A neat and sensible assessment of where Keynesian economic theory is today. I suspect there are many who think like this but are reluctant to say so in public. This is accurate and to the point. It comes from the History of Economics discussion website and was posted by Doug MacKenzie.
The historical facts of this debate, and of the policy itself, are quite clear, and it does not simply boil down to proving that the multiplier is (or is not) zero.
1. Keynes himself recognized (in the GT) that the multiplier is not stable and can be ineffective. To quote Keynes:
“It would seem (following Mr. Kahn) that the following are likely in a modern community to be the factors which it is most important not to overlook (though the first two will not be fully intelligible until after Book IV. has been reached):
(i) The method of financing the policy and the increased working cash, required by- the increased employment and the associated rise of prices, may have the effect of increasing the rate of interest and so retarding investment in other directions, unless the monetary authority takes steps to the contrary; whilst, at the same time, the increased cost of capital goods will reduce their marginal efficiency to the private investor, and this will require an actual fall in the rate of interest to offset it.
(ii) With the confused psychology which often prevails, the Government programme may, through its effect on “confidence”, increase liquidity-preference or diminish the marginal efficiency of capital, which, again, may retard other investment unless measures are taken to offset it.
(iii) In an open system with foreign-trade relations, some part of the multiplier of the increased investment will accrue to the benefit of employment in foreign countries, since a proportion of the increased consumption will diminish our own country’s favourable foreign balance; so that, if we consider only the effect on domestic employment as distinct from world employment, we must diminish the full figure of the multiplier. On the other hand our own country may recover a portion of this leakage through favourable repercussions due to the action of the multiplier in the foreign country in increasing its economic activity.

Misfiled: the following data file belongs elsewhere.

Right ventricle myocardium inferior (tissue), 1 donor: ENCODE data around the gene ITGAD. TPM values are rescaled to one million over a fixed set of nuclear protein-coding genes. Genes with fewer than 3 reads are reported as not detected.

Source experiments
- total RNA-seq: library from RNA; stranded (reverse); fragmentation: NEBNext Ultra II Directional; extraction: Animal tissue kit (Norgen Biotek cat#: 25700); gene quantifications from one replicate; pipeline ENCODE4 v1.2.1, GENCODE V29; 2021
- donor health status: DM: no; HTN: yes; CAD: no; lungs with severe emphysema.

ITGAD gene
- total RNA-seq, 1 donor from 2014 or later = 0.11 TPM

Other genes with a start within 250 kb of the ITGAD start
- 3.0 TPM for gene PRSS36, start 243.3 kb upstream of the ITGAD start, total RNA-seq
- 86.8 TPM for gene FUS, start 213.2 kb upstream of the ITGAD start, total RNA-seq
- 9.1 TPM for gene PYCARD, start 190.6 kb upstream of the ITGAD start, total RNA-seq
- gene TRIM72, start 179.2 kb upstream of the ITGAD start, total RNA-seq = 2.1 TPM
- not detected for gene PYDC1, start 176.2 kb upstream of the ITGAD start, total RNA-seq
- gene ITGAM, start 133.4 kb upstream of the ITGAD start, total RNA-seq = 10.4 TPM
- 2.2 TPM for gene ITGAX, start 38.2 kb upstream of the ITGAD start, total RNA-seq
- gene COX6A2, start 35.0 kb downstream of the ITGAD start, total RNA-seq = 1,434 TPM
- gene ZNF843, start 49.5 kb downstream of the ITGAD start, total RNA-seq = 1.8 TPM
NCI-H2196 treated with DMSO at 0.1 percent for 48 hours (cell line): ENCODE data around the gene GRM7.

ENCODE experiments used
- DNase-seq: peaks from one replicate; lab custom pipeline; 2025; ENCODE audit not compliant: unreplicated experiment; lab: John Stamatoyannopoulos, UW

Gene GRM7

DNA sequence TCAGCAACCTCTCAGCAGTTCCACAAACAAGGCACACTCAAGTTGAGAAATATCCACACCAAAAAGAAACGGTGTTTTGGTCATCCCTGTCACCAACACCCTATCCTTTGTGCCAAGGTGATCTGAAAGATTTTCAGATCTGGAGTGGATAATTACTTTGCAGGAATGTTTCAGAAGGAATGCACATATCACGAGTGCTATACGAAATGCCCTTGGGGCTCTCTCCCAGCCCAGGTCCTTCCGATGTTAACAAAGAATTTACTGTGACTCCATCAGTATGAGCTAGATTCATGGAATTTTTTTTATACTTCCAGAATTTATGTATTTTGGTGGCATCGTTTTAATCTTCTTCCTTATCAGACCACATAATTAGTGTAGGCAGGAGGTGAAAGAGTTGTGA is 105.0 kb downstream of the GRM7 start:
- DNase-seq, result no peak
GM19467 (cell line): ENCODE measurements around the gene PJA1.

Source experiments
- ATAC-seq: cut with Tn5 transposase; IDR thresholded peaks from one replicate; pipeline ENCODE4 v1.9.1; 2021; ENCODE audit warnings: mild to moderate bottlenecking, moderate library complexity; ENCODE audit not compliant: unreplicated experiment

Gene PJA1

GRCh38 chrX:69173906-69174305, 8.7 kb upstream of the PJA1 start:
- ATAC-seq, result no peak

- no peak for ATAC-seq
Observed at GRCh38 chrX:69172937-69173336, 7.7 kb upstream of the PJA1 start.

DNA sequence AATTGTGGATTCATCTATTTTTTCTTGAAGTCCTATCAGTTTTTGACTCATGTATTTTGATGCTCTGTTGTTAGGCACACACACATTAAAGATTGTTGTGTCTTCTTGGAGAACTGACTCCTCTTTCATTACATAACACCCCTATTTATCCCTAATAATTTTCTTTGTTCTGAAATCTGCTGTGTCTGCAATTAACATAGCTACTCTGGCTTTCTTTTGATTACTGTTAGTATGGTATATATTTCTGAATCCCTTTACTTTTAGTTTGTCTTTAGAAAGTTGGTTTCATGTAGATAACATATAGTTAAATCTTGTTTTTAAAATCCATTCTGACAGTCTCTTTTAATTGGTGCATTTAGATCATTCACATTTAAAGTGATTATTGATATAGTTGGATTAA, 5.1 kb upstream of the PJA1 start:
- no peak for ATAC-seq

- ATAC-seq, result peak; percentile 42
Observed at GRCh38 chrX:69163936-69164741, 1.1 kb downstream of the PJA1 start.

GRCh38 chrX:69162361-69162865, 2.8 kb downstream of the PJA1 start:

Furthermore, if we are considering changes of a substantial amount, we have to allow for a progressive change in the marginal propensity to consume, as the position of the margin is gradually shifted; and hence in the multiplier. The marginal propensity to consume is not constant for all levels of employment, and it is probable that there will be, as a rule, a tendency for it to diminish as employment increases; when real income increases, that is to say, the community will wish to consume a gradually diminishing proportion of it.” JMK chapter 10 GTEIM
So one can admit to possibilities that planned saving and planned investment don’t always line up correctly when implemented, without concluding that fiscal policy works in a reliable and useful fashion. Crowding out effects are real and Keynes knew all about it.
2. There is zero evidence of Lerner’s functional finance working as planned. Politicians have most definitely not run surpluses during booms, but have accumulated debt. Buchanan and Wagner have provided plausible explanations of debt-bias in policy.
3. Friedman’s Long and Variable Lags argument has stood the test of time, Keynesians have no substantive answer to this challenge. Given the length of a ‘normal recession’ politicians in a democracy are not at all likely to implement appropriate fiscal policy in a timely fashion.
4. Estimates of the actual fiscal multiplier come in at very low levels anyway. Data indicates that fiscal policy has little or no effect. Barro leans towards saying its no effect (see here), Krugman says there is still a small multiplier effect. Nobody finds the strong and reliable effect that Keynesians originally hoped to use in “fine tuning the economy”.
The 2008-2013 experience is highly relevant because the slump has been long enough to negate the Long and Variable Lags issue – politicians have had more than enough time to act, they have acted with historic monetary and fiscal “stimulus” and the effects were less than originally predicted. After the fact speculation by Mark Zandi that things could have been worse and by Krugman that the deficits should have been larger are not based on hard statistical facts, but are the product of faith and shaky analysis.
I don’t see how anyone can look at relevant theory and the data both and walk away thinking that there is a strong case for activist fiscal policy. It has not worked. The overall case is at best very weak.
D.W. MacKenzie, Ph.D.
Carroll College, Helena MT